As our passage begins, Jesus’ reputation for healing has spread so far and so wide that he has become like a TV celebrity running from the paparazzi. People are pressing in on Jesus—sick people, people who can only explain what’s wrong with them by attributing their symptoms to demon possession. Jesus needs to get away, but more than that, he needs to have some help. It’s as if there were only one heart surgeon in the entire state of New York, and the only way to get to her was to stalk her office and her home and the restaurant she goes to. Something has to change, not only for the surgeon, but for all those poor people in need of operations.
So Jesus climbs a mountain, and he organizes his followers to help him. He appoints them, and in the gospel, they are called ‘apostles,’ which simply means, ‘those who are sent out.’ And Jesus sends them out with two distinct purposes: to preach the good news, his message of God’s reign, and to cast out demons. And then he tries to go home for some dinner.
But the crowd is there, more endless dozens of people who are in need of healing, and Jesus and his friends and family can’t even grab a sandwich. And at this point, his family has had it. They have just had it. And so they go to restrain him, which, I think, means, to give him a good shake, to knock a little sense into him, because, our translation says, “people were saying, ‘he has gone out of his mind’” [Mark 3:21]. That’s a bad translation. It’s not that ‘people’ were saying it. His family was saying it. They thought Jesus had gone mad.
As shocking as this idea is, that Jesus’ family would have been, not only “unsupportive” of his ministry, but actively hostile to it, I think all we have to do is look at the portion I skipped over to understand the kind of danger Jesus was in. For the scribes to be, not only critical of Jesus, but to accuse him of being demon-possessed, is a serious situation indeed. Of course, it’s also a glaring failure in logic, as Jesus points out. But I imagine Jesus’ family is frightened for him. They want to protect him. So their first move is to try to pressure him to just quit it.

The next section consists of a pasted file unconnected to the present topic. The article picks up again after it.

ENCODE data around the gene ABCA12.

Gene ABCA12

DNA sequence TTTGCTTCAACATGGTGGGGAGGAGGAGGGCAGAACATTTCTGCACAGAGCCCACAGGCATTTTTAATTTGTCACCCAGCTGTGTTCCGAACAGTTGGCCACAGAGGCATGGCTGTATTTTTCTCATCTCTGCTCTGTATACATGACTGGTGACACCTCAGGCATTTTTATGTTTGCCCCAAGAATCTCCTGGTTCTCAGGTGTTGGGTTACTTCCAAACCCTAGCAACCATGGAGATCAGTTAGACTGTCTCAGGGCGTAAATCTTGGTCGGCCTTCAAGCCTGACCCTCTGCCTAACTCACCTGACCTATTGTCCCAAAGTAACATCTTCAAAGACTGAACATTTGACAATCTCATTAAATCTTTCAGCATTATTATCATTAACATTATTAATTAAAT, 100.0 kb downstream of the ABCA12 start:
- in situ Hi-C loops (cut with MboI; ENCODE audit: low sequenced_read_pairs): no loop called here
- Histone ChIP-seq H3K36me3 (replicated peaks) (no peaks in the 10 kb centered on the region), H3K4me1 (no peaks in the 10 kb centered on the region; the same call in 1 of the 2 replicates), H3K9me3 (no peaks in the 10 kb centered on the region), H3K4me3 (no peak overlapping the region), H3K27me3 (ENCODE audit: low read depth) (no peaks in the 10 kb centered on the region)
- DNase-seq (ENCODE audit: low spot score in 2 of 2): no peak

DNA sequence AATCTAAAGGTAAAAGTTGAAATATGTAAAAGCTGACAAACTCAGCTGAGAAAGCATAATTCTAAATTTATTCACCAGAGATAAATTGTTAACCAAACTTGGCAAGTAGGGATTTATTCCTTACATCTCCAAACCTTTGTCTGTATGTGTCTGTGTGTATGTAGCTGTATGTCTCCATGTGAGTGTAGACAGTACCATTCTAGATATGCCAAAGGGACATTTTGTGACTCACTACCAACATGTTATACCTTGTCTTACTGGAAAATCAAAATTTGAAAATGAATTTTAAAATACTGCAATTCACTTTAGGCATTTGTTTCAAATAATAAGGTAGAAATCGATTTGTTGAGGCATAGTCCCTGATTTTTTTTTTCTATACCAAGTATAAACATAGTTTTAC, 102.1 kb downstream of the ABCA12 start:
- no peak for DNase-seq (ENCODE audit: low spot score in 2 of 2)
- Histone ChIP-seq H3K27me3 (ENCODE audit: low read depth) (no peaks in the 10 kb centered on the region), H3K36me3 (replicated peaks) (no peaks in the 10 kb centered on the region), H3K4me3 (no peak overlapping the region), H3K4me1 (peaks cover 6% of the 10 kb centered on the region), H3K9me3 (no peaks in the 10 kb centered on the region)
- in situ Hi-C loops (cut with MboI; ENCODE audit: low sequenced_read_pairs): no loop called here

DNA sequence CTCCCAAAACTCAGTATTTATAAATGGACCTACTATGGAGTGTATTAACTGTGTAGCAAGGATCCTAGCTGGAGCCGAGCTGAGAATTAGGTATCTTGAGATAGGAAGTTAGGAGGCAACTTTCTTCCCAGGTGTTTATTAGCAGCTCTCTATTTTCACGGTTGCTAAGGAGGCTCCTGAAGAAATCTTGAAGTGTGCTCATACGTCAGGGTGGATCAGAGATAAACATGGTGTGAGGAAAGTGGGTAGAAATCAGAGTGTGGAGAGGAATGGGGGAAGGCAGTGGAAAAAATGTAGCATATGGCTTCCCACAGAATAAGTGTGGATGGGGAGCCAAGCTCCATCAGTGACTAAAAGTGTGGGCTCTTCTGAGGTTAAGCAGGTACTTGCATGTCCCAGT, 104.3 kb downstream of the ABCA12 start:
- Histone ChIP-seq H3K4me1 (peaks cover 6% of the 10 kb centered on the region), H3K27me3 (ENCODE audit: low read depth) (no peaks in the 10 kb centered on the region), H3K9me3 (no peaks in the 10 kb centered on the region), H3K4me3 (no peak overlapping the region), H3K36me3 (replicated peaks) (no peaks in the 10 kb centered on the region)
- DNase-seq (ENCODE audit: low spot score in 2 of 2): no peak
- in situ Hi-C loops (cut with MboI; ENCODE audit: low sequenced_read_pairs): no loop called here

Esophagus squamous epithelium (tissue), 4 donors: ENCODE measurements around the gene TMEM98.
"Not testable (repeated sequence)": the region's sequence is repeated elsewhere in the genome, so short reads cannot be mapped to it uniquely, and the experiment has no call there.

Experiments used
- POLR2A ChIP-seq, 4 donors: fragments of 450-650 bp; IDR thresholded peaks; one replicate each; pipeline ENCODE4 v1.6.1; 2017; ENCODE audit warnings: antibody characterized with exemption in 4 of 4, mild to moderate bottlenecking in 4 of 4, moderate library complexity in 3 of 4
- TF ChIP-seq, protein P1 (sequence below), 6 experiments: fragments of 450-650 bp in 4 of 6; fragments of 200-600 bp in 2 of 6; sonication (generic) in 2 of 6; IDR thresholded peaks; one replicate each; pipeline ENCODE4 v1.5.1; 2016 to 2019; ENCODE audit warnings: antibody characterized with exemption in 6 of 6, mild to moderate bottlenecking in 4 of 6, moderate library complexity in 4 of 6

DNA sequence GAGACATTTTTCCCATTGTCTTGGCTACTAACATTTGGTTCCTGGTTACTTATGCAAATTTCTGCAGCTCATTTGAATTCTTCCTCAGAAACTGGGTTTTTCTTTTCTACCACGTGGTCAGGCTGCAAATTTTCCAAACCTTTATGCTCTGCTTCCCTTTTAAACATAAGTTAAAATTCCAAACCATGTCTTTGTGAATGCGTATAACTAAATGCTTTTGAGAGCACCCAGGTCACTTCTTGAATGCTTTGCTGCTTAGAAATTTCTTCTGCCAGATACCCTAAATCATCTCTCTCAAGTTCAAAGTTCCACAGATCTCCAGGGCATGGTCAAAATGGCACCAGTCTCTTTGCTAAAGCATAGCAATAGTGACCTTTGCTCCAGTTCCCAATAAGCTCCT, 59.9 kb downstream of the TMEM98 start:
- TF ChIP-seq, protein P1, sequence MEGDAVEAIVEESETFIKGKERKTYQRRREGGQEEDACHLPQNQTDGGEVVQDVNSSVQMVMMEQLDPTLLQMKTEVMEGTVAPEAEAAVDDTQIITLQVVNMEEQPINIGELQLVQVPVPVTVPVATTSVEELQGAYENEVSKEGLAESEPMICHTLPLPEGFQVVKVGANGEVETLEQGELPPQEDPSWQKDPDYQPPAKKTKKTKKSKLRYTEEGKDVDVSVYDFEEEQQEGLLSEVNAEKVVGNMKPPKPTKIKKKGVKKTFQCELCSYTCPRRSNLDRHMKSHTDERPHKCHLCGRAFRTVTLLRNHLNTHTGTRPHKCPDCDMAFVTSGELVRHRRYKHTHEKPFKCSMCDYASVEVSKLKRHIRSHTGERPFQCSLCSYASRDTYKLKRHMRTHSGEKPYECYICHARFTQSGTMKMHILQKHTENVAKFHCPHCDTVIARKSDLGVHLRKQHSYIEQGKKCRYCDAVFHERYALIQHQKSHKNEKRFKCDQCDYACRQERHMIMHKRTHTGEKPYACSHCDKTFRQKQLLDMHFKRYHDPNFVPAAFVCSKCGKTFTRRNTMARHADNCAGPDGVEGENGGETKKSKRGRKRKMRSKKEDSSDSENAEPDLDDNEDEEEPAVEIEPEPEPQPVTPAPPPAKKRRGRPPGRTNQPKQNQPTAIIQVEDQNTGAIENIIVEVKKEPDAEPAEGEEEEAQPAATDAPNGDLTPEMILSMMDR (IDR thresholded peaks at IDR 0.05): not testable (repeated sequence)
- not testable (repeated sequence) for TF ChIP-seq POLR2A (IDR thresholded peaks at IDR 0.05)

Jesus is not inclined to quit it. And when the crowd tells him, “Your mother and your brothers and sisters are outside, asking for you,” Jesus gets a kind of funny smile on his face, and says, “Who are my mother and my brothers?” And then, with a sweeping gesture, he opens his arms in an embrace of those sitting around him, and says, “Here are my mother and my brothers! Whoever does the will of God is my brother and sister and mother” [Mark 3:32b-35].
Here, in Mark’s gospel, Jesus re-defines family. No longer are kinship ties most important social unit, Jesus says. As one writer summarizes it, “For Jesus, family—at least, one type of family—is a community of people joined as an expression of their commitment to discover and manifest God’s will.”[i] I can hardly think of a better definition of “church.”
Today we have welcomed three people into the family that is the church, and next week we will welcome eight more; and each time we do this, in a sense, the church becomes a new family, enriched as we are by these lives whose paths join with ours on the Christian journey. At the heart of this family, rather than a shared gene pool, is the commitment to discover together, and then try to live out, where God’s voice is calling us. At the core of this family, rather than a set of legal privileges and responsibilities, is the invitation to join with Jesus in the risky business of speaking God’s truth and sharing God’s healing. And yes, there will be shared memories, and there will be an abundance of laughter, and there will be love. Thanks be to God. Amen.